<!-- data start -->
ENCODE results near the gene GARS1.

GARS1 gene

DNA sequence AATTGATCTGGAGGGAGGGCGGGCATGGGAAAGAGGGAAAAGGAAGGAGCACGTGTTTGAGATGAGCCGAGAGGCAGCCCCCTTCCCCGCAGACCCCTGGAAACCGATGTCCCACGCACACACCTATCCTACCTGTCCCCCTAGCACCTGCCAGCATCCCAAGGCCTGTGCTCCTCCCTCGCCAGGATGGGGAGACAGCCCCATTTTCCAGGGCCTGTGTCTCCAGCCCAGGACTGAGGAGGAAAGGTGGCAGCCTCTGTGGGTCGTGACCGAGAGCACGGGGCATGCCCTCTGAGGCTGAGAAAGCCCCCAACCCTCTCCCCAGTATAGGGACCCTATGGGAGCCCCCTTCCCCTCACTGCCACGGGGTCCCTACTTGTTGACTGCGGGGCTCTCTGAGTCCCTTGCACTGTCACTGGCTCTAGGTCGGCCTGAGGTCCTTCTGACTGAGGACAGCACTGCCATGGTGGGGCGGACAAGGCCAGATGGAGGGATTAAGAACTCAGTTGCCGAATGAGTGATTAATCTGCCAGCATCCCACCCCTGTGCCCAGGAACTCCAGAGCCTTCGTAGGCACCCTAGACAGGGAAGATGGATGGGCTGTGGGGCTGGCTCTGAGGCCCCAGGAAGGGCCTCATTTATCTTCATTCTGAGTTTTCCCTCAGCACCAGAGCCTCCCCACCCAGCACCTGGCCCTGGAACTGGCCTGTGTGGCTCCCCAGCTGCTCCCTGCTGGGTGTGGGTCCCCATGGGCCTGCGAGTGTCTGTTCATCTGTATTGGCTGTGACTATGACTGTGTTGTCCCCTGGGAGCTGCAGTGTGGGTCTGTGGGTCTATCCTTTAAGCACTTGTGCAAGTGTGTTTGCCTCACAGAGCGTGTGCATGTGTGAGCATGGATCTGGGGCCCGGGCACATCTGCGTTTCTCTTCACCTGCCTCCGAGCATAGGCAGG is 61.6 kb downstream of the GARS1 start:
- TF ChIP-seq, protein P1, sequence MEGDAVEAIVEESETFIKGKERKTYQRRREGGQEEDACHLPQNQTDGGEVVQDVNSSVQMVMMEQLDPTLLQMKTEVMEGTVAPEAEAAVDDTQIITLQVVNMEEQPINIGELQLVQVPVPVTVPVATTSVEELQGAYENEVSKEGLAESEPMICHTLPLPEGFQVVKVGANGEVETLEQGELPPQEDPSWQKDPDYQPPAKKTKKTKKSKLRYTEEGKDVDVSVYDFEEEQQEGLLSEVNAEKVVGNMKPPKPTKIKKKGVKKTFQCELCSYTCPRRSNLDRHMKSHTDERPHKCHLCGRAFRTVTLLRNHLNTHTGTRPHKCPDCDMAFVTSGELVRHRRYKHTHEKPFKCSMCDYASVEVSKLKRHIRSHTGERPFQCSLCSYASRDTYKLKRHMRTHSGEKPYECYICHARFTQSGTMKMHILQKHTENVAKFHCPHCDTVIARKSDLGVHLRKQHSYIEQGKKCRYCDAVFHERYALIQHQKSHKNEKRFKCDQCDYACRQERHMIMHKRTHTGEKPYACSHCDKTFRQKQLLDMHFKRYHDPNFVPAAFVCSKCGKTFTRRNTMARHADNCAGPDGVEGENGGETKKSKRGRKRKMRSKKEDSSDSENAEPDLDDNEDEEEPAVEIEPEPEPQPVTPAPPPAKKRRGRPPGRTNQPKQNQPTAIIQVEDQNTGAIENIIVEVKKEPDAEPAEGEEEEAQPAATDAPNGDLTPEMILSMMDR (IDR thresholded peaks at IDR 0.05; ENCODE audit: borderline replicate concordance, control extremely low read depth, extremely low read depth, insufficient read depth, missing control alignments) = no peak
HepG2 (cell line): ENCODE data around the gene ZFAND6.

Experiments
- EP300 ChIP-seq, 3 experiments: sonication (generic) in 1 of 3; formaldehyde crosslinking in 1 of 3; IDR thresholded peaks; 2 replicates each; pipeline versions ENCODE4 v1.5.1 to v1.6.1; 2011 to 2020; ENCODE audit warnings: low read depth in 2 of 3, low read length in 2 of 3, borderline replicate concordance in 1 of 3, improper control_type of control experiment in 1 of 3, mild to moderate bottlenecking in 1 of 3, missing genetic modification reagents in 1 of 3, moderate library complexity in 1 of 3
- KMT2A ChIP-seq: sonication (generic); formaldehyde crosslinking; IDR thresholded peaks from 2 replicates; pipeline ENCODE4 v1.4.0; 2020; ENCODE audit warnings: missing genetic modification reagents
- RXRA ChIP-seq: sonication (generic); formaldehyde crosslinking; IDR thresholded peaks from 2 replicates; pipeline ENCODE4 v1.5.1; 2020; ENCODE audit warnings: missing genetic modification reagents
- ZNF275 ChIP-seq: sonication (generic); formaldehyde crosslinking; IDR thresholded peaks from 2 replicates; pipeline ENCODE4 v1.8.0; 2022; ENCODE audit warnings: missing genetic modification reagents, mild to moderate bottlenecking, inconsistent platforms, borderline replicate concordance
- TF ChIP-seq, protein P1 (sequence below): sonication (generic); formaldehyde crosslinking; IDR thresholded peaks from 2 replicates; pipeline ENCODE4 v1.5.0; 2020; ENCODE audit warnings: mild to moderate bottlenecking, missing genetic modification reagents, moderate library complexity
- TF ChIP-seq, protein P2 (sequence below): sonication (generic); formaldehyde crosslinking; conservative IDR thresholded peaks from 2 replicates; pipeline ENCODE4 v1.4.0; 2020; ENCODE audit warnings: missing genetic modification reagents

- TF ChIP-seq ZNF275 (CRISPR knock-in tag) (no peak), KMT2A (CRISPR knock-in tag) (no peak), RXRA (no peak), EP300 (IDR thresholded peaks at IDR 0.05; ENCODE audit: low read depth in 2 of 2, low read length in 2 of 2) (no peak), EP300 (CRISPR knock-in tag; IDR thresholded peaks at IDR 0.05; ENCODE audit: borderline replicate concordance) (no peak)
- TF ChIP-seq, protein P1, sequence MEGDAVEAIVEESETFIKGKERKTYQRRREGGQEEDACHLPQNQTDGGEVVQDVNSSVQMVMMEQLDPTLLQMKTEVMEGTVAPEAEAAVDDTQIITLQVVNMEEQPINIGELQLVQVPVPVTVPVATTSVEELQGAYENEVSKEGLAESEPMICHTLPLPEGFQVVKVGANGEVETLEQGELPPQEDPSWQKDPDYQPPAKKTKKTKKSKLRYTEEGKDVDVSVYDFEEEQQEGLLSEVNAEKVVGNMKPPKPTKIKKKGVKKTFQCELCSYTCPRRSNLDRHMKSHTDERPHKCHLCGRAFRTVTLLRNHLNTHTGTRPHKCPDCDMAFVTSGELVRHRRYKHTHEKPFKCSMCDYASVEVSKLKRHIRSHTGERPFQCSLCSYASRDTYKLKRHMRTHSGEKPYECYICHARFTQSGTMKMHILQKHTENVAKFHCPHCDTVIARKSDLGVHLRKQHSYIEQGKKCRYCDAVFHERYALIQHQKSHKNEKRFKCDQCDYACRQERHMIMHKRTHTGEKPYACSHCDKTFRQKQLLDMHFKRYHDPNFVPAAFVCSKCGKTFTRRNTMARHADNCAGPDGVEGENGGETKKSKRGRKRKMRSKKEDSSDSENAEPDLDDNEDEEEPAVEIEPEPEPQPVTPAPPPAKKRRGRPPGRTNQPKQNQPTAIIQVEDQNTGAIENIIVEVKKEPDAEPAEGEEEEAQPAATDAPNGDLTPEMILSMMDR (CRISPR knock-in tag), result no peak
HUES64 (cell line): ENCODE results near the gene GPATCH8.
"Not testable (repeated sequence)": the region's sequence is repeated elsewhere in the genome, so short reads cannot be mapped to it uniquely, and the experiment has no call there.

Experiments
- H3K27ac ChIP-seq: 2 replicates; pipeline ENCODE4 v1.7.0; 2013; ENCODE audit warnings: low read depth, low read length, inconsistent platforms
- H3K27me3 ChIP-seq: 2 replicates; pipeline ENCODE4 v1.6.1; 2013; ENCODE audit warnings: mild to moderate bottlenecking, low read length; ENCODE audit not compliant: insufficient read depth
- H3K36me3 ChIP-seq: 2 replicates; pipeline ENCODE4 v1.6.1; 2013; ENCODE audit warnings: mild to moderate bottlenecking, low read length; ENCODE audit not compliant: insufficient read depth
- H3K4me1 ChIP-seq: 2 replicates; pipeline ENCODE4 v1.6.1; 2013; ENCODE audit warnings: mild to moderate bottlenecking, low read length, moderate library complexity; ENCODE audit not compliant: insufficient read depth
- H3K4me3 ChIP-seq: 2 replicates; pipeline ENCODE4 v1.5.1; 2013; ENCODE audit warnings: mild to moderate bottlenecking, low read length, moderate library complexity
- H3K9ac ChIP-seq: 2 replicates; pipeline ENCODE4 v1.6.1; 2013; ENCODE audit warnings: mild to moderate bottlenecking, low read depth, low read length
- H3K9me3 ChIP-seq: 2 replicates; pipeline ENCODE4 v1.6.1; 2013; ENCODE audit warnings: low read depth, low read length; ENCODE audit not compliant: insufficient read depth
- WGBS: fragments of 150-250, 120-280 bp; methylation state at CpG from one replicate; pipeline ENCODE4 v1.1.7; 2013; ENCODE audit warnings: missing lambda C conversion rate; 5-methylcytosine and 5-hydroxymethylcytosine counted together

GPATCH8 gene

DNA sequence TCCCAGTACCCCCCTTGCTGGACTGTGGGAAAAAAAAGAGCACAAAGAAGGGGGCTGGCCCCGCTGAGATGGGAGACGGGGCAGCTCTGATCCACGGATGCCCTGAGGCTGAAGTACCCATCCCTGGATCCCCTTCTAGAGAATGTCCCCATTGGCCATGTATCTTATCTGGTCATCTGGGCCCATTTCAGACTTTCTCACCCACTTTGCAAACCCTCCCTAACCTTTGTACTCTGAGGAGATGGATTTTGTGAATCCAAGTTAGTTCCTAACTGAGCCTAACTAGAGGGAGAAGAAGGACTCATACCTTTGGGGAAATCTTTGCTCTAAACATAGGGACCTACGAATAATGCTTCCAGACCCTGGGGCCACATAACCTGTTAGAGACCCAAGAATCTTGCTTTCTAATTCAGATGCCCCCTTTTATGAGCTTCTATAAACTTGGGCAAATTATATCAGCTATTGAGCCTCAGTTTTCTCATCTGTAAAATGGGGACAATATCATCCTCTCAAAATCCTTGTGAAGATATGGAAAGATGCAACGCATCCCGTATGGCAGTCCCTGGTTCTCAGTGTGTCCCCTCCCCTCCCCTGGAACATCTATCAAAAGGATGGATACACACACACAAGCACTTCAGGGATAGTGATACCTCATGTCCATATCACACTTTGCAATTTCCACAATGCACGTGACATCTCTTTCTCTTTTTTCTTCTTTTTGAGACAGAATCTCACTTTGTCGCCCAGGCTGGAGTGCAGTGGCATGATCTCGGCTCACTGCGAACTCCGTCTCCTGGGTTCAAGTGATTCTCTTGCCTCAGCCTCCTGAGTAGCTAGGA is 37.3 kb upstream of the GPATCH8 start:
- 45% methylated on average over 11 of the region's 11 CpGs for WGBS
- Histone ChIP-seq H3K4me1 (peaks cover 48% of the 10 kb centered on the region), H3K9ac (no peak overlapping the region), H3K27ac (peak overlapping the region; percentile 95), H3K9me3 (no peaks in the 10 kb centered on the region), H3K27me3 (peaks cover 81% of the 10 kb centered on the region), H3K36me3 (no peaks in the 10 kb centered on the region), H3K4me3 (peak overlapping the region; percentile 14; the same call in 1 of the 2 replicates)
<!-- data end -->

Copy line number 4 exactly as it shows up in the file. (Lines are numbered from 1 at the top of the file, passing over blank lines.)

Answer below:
- TF ChIP-seq, protein P1, sequence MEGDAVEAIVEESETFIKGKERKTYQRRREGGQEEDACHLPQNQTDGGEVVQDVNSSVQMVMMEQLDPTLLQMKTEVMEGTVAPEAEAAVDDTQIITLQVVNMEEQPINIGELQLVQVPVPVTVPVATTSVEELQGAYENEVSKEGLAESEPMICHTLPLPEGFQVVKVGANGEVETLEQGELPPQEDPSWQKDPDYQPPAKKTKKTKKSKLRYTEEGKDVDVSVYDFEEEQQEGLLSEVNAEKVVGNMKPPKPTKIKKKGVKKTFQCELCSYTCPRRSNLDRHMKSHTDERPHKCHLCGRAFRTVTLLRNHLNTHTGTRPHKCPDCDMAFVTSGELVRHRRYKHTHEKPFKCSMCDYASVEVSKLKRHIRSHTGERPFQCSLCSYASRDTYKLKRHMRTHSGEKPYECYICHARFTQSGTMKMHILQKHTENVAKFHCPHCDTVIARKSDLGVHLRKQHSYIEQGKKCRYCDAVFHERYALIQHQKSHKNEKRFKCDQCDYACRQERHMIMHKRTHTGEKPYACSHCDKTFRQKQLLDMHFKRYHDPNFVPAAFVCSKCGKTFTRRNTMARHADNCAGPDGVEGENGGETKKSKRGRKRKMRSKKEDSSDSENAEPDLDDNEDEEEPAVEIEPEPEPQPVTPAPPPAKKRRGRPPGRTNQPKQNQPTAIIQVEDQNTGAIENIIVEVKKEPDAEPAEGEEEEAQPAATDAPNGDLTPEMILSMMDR (IDR thresholded peaks at IDR 0.05; ENCODE audit: borderline replicate concordance, control extremely low read depth, extremely low read depth, insufficient read depth, missing control alignments) = no peak